The Ayeaye is a long-toed lemur, a strepsirrhin primate native to Madagascar with constantly growing rodent teeth and a special thin middle finger. It is the largest nocturnal primate in the world. This animal can only be found in the northeastern parts of Madagascar. Aye-aye is listed as nearly threatened species and it is currently under protection.
The aye-aye’s tail has the longest hairs of any prosimian (a group including lemurs and tarsiers) at over 9 inches long.
Aye-aye is a small animal that can reach 14 to 17 inches in length and weight of up to 4 pounds. Its tail is longer than its body, reaching up to 24 inches in length.
Aye-ayes sleep in treetop nests they construct.
Aye-aye is a type of lemur, although it looks like a mixture of several different animals. It has incisors like rodent, claws like sloth, face like weasel and body like monkey.
Adult aye-ayes spend most of their lives alone, only hanging with other aye-ayes during courtship and when the young are dependent on their mother.
Body of aye-aye is covered with brown coat with few white hairs. It has large eyes and large, sensitive ears.
Aye-ayes mark their territories with urine and scent glands on their cheeks, necks, and rumps.
Aye-aye is nocturnal (active at night) animal, that spends most of its life high in the treetops.
Females have smaller territories that often overlap those of at least a few males.
Aye-aye eats insect larva, nectar, seed, fruit and fungi.
Male aye-ayes tend to tolerate sharing territory with other males, and will even sleep in the same nests but not at the same time.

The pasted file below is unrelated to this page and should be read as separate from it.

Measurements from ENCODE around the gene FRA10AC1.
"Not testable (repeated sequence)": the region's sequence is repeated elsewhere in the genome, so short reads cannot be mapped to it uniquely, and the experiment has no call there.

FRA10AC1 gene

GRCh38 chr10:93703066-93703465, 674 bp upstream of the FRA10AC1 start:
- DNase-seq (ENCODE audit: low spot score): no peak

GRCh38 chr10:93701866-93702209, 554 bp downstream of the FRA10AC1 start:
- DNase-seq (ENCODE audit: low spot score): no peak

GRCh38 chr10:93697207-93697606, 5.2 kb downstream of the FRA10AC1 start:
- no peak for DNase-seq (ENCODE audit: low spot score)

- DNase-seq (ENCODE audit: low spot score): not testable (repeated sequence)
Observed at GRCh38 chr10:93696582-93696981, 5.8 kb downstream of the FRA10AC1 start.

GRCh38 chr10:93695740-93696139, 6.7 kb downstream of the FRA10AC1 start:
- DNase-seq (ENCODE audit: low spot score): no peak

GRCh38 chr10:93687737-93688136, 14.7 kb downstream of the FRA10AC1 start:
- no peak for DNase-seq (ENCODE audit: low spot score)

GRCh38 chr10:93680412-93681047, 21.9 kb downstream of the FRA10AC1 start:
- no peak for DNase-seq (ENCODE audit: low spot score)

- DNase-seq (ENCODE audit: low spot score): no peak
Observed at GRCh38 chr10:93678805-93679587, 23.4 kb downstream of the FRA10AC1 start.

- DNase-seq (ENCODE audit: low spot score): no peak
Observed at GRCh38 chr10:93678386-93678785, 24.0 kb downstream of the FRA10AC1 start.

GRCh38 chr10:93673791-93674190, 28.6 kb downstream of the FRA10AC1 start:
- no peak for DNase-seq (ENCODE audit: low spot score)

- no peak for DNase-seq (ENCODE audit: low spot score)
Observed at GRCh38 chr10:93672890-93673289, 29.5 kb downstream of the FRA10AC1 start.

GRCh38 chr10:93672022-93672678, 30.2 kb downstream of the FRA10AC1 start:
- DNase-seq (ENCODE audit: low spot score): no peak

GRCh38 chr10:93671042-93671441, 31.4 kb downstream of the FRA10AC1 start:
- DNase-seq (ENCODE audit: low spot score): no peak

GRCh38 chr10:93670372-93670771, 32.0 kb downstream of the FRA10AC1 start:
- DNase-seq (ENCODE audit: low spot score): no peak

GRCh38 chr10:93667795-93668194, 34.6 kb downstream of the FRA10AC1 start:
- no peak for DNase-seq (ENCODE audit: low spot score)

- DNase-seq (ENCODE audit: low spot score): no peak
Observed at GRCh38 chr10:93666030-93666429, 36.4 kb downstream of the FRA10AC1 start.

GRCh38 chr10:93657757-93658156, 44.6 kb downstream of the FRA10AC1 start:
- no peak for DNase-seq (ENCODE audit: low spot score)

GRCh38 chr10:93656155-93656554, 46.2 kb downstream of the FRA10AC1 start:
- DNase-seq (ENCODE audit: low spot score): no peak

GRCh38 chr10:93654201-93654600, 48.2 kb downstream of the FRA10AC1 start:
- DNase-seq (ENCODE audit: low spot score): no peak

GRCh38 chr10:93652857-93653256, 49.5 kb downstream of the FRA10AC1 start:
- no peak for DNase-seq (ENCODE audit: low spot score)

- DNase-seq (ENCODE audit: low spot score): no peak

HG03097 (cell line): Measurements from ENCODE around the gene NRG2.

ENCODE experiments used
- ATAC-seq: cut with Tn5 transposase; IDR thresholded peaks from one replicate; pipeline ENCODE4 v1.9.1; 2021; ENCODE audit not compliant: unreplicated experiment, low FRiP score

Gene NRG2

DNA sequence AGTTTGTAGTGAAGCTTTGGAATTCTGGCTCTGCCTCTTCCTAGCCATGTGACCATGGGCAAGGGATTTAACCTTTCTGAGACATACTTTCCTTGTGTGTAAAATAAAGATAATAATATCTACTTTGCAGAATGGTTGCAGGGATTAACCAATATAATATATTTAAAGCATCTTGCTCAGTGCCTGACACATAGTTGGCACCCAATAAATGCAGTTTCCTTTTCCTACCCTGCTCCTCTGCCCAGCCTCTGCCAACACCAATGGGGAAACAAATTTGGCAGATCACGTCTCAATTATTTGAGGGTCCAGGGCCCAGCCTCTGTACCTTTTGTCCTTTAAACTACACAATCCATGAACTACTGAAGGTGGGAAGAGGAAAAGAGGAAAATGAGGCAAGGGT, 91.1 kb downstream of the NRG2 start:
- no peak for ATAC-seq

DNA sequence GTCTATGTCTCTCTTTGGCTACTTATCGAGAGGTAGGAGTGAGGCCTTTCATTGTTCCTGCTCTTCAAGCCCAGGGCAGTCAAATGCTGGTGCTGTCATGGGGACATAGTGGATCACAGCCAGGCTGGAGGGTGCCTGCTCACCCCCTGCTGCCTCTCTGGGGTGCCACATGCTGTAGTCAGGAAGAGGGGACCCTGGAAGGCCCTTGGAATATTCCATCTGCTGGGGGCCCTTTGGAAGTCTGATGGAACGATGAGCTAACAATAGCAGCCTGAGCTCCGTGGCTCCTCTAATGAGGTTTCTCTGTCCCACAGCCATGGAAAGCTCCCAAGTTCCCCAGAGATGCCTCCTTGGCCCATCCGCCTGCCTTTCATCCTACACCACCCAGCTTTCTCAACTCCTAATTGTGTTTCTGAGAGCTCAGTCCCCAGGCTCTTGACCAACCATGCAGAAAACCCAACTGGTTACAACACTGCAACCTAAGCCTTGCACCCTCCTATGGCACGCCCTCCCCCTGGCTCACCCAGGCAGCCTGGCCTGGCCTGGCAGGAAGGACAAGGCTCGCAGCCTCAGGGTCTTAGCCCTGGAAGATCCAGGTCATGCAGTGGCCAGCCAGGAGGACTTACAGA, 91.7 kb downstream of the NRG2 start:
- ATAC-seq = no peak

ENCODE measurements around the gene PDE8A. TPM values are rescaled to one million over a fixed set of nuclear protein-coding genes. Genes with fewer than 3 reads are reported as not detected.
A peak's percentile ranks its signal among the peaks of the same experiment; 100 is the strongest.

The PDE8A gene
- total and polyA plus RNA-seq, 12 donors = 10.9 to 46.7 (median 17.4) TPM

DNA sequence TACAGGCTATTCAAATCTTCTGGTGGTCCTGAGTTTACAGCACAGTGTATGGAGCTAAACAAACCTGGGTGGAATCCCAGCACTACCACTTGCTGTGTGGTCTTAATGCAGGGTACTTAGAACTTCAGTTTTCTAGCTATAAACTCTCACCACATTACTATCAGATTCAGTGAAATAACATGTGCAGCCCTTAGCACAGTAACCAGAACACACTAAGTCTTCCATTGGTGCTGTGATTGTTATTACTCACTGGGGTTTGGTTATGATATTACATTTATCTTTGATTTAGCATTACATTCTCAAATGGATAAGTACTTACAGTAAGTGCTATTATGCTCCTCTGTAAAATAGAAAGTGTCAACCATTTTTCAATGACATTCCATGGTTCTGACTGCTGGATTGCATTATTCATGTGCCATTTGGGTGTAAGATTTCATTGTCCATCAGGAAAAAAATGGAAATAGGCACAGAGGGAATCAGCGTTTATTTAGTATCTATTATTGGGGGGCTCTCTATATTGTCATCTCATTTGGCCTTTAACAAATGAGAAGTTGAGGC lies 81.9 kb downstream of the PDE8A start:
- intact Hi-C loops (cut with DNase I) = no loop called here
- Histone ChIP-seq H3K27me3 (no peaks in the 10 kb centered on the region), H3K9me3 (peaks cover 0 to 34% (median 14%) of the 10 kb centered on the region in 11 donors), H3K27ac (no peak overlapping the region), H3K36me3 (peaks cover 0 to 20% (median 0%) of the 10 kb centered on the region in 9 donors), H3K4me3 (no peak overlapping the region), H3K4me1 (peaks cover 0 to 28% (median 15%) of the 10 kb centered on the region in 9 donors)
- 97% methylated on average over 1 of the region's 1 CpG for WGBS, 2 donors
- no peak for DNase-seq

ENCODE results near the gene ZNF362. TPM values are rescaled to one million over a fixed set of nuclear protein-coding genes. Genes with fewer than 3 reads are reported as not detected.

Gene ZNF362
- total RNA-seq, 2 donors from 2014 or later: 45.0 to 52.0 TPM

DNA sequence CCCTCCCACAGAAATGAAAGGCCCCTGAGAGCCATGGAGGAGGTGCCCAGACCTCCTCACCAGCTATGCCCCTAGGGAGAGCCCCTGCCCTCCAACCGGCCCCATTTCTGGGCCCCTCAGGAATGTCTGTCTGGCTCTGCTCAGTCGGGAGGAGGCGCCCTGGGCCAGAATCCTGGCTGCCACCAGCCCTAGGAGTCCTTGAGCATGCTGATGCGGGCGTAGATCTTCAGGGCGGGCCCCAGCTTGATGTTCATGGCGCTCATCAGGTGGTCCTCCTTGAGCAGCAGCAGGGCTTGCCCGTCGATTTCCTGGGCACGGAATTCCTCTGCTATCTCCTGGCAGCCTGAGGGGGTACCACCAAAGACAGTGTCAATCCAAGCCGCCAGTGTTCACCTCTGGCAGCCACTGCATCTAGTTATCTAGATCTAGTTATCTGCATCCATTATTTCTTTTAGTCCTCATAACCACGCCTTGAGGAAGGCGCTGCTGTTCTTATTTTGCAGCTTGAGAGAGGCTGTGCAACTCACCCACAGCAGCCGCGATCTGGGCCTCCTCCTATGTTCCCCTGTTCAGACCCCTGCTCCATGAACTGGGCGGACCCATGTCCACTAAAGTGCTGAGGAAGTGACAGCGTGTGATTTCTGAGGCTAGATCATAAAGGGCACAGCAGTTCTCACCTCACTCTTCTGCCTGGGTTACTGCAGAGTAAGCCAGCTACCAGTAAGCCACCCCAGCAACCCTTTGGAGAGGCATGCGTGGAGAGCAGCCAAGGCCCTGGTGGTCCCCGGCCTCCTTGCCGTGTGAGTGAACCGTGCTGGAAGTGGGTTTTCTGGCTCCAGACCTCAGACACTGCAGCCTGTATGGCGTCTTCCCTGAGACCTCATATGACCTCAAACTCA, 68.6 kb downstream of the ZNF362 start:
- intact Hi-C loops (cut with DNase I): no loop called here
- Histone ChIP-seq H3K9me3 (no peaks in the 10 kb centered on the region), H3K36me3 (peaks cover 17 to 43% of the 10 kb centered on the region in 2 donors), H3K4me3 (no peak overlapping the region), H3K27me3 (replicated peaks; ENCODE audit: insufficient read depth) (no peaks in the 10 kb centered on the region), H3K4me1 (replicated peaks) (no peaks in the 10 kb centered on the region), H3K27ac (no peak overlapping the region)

It has specifically designed middle finger which is used for extraction of food from trunks, braches and hard shells. This finger is very thin (looks like it is made of skin and bones) and it can be three times longer than other fingers.
Their hands are large for their bodies, and their fingers are long and narrow.
Aye-aye taps a branch with its finger and listens is there is any sound of moving insects or larvae inside. If the movement is detected, aye-aye will make a hole with sharp teeth and use its middle digit to scoop the prey.
They can tap at a rate of up to eight times per second.
Aye-aye spends a day in nests in the trees. It builds several nests of twigs and leaves on its territory and it often changes its location to escape from the predators.
The huge, bat-like ears of the aye-aye are lined with a complex series of ridges, which help to focus sounds during percussive foraging.
Besides humans, main predators of aye-aye are fossa and birds of prey.
Aye-ayes scream to indicate aggression, and a closed-mouth variation of this scream can indicate protest.
Aye-aye is a solitary creature that gathers with other aye-ayes only for mating.
When competing over food aye-ayes emit a brief descending whimper.
Aye-aye does not have specific time of the year when it mates. It can reproduce throughout the whole year.
An extinct form of the aye-aye (Daubentonia robusta) once lived in southwest Madagascar.
When the female is ready for reproduction, she will vocalize to inform the males.
The Red List of Threatened Species published by the International Union for Conservation of Nature and Natural Resources lists the aye-aye as an endangered species.
Pregnancy in females lasts 160 days and ends with one baby that spends first two months of its life in the nest. Aye-aye depends on mother’s milk during the first seven months, but it will stays with its mother until the age of two years.
Successful breeding colonies have been established on a few small islands near Madagascar, and some aye-ayes are kept in captivity in a few zoos outside the country.
Aye-aye reproduces every 2-3 years and it becomes sexually mature at age of 3 – 3.5 years.
The female aye-aye bears a single young.
Average lifespan in captivity is 20 to 23 years. Lifespan in the wild is unknown.